- Cholesterol gallstone disease (CGD) is one of the most common gastroenterological disorders.
- The incidence rate of CGD is increasing because of improved standard of living, a chronic high-cholesterol diet, and over-nutrition.
- New findings show that activation of the constitutive androstane receptor (CAR) reduces biliary cholesterol and prevents stone formation.
A promising approach to treat and prevent cholesterol gallstone disease (CGD) has been identified.
‘Constitutive androstane receptor (CAR) plays an important role in maintaining the homeostasis of cholesterol, bile acids, and triglycerides levels, and it might be a promising therapeutic target for treating gallstones.’
It is more common in women and its formation has been attributed to high-caloric diets, type 2 diabetes mellitus, metabolic syndrome, disorders of lipid metabolism, and obesity.
In America, around 20 to 25 million adults have or will develop gallstones, representing almost 15% of the population and around 700,000 individuals annually undergo surgical gallbladder removal.
Though gall stones are mostly asymptomatic, around one fifth complain of discomfort and experience recurrent painful episodes. Some can develop complications such as pancreatitis or cholecystitis are possible.
Surgical removal of gallbladder is the only treatment option for gallstones. But the surgery is highly invasive nature, involves risk of side effects, and high cost.
Non-surgically treatment options include oral dissolution with ursodeoxycholate or lithotripsy. But these approaches have a recurrence rate of more than 50%.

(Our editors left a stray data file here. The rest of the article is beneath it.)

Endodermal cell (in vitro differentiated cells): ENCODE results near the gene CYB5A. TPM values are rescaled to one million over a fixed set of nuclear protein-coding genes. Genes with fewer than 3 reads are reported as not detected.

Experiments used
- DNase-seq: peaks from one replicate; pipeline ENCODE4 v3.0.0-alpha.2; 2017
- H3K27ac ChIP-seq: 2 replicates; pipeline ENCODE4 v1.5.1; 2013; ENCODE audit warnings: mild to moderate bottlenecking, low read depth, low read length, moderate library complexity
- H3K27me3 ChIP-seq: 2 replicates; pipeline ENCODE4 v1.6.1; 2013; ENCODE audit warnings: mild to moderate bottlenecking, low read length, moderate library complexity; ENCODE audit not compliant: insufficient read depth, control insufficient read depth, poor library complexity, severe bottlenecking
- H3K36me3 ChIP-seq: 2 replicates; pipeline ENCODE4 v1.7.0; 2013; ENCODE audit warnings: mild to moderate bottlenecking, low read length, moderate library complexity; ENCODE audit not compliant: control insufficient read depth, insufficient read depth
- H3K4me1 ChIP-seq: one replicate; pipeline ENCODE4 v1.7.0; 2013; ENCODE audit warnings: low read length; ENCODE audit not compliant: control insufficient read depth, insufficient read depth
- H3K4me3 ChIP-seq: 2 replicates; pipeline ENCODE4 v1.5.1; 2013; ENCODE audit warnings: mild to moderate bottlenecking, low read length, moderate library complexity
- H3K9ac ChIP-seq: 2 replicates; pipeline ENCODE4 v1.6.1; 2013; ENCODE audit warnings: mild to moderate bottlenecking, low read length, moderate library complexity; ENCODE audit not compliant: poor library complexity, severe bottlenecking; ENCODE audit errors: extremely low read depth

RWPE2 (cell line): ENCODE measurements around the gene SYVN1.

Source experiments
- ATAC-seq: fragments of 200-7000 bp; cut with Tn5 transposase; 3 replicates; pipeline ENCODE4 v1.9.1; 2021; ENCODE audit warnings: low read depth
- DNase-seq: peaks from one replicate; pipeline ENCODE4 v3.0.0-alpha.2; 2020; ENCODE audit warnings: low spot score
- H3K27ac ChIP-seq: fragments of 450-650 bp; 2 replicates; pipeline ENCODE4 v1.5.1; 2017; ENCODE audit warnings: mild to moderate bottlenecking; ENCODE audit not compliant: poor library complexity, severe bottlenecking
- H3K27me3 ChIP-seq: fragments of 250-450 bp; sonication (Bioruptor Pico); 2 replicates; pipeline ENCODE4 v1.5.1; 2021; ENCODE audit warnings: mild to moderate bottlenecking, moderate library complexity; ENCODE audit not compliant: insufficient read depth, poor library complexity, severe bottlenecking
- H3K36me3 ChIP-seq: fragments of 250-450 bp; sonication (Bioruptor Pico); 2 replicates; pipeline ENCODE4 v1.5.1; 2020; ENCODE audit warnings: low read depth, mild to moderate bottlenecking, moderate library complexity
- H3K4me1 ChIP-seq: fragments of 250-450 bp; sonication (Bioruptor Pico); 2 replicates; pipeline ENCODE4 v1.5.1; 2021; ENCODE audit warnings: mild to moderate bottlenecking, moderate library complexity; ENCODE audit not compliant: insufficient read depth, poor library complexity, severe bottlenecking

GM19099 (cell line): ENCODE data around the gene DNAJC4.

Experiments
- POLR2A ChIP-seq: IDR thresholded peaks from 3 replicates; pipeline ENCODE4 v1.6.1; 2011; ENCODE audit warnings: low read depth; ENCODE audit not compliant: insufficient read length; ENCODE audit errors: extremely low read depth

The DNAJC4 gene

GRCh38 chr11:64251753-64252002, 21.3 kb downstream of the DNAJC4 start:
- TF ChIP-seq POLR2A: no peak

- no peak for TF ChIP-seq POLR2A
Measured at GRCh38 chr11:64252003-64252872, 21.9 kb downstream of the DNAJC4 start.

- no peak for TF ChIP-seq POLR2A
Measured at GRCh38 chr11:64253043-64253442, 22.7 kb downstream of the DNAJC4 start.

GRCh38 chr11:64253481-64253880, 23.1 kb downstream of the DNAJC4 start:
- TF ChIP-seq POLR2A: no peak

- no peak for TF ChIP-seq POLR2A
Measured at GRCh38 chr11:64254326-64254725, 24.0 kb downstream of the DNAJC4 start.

Limitations for lithotripsy include stone recurrence, incomplete ductal clearance, and a small risk of serious adverse effects (such as biliary pancreatitis and liver hematoma).
“CGD is one of the most common gastroenterological disorders and the incidence rate is increasing because of improved standard of living, a chronic high-cholesterol diet, and over-nutrition.” explained lead investigator Jinhan He, PhD, of the Department of Pharmacy, West China.
“Our study indicated that the constitutive androstane receptor (CAR) plays an important role in maintaining the homeostasis of cholesterol and triglyceride levels and its activation may represent a new approach for treating CGD,” He added.
Activation of CAR alters the biochemical composition of the gallbladder and hepatic bile for anti-lithogenesis (formation of stones) effects.
Researchers tested the effects of activation of CAR in mice by injecting one group with a medication that stimulated CAR activity, for two weeks. The other group, which served as the control group, were administered control injections.
All mice were fed with either a standard diet or a diet with high-cholesterol/high fat (lithogenic diet), that induced gallstones.
The results showed that among the mice on lithogenic diet, around 94.7% of the non-CAR-stimulant injected mice developed gallstones compared to 33.3% of CAR-stimulant-injected mice.
Microscopic inspection of tissue showed striking differences.
Gallbladders of mice in the control group were filled with gallstones composed of bile with aggregated cholesterol crystals.
On the other hand, mice treated with CAR-stimulant-treated showed transparent bile free of cholesterol precipitates.
After two weeks of the lithogenic diet, the walls of the gallbladders of mice in the control group showed evidence of inflammation, which was not noticeable in the treated group.
CAR stimulation also produced related benefits, including enhanced conversion of cholesterol into bile acids and elevation of bile acid re-absorption.
“Collectively, it appears that CAR plays an important role in maintaining the homeostasis of cholesterol, bile acids, and triglyceride levels,” commented Dr. He. “Whether CAR could be a novel target in preventing or treating cholesterol gallstone disease in humans remains to be further determined.”
The new study is published in The American Journal of Pathology.
- Jinhan He et al. Activation of Constitutive Androstane Receptor Prevents Cholesterol Gallstone Formation. The American Journal of Pathology; (2017) doi.org/10.1016/j.ajpath.2016.12.013